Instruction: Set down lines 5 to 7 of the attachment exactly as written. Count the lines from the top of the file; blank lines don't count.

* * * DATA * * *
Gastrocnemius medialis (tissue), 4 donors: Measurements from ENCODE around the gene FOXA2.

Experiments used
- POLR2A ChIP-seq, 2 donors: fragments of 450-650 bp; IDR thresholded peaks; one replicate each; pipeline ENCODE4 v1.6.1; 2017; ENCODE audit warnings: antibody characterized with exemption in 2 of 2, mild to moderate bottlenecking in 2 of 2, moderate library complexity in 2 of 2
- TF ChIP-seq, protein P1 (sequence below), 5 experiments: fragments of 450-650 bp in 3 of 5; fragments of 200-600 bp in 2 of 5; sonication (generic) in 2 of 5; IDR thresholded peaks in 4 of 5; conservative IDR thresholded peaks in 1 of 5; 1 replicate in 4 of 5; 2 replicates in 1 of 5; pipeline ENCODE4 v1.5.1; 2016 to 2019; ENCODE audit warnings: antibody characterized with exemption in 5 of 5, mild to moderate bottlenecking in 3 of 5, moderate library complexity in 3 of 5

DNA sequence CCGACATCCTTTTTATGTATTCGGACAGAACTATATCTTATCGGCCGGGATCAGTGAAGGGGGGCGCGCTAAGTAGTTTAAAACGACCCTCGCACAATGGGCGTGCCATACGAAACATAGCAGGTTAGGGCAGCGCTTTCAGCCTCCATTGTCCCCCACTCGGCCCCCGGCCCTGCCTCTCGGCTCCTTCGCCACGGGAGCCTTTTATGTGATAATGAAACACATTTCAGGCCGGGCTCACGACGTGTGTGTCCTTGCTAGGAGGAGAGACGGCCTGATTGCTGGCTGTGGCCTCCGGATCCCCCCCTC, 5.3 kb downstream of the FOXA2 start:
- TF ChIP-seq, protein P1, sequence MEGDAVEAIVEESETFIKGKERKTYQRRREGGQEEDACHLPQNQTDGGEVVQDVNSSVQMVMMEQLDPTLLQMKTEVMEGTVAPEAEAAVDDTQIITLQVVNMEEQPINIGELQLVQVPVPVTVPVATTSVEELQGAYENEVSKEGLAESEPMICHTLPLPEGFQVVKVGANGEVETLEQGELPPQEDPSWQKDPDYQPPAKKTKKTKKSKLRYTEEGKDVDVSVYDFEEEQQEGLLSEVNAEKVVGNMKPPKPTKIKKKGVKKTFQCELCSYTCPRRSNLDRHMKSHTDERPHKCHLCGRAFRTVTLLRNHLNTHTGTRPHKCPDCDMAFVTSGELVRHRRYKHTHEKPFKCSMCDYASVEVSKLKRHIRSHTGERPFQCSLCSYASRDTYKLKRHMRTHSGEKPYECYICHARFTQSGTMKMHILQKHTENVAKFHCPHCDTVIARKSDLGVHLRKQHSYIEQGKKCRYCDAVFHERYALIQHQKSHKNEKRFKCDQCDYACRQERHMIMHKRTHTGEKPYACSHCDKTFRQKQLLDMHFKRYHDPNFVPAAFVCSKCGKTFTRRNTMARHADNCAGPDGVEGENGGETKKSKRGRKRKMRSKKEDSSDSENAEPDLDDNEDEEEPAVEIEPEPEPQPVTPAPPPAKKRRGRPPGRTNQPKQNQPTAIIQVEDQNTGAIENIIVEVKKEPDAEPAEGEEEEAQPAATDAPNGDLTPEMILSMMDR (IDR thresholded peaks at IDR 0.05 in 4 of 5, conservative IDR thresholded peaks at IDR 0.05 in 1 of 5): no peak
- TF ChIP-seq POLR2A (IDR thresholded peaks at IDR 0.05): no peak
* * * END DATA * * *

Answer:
DNA sequence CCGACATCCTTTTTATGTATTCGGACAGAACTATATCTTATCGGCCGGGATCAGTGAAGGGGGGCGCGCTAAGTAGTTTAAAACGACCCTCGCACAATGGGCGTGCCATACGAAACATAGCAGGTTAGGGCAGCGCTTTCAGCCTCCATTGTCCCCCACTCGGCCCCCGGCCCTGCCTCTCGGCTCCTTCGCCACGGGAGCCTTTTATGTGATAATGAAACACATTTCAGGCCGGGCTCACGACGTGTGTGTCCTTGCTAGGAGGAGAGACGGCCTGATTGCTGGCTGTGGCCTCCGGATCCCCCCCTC, 5.3 kb downstream of the FOXA2 start:
- TF ChIP-seq, protein P1, sequence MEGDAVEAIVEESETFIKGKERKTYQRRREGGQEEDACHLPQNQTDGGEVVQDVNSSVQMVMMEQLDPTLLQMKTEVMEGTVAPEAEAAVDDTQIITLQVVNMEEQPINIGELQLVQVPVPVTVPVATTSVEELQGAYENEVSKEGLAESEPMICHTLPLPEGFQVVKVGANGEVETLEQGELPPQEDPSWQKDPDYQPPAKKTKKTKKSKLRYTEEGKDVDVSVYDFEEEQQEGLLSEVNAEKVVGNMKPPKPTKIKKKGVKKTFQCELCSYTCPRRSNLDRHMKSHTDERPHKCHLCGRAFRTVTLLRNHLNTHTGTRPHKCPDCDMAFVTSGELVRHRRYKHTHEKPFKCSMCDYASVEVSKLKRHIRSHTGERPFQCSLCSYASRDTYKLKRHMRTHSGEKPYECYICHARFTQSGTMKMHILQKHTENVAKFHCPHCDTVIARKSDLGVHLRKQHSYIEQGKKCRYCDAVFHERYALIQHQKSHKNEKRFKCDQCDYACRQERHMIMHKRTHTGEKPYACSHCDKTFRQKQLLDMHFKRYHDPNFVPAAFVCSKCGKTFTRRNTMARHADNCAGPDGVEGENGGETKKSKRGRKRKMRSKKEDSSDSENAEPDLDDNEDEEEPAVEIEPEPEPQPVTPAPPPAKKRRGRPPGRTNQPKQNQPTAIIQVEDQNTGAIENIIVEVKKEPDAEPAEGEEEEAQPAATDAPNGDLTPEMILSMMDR (IDR thresholded peaks at IDR 0.05 in 4 of 5, conservative IDR thresholded peaks at IDR 0.05 in 1 of 5): no peak
- TF ChIP-seq POLR2A (IDR thresholded peaks at IDR 0.05): no peak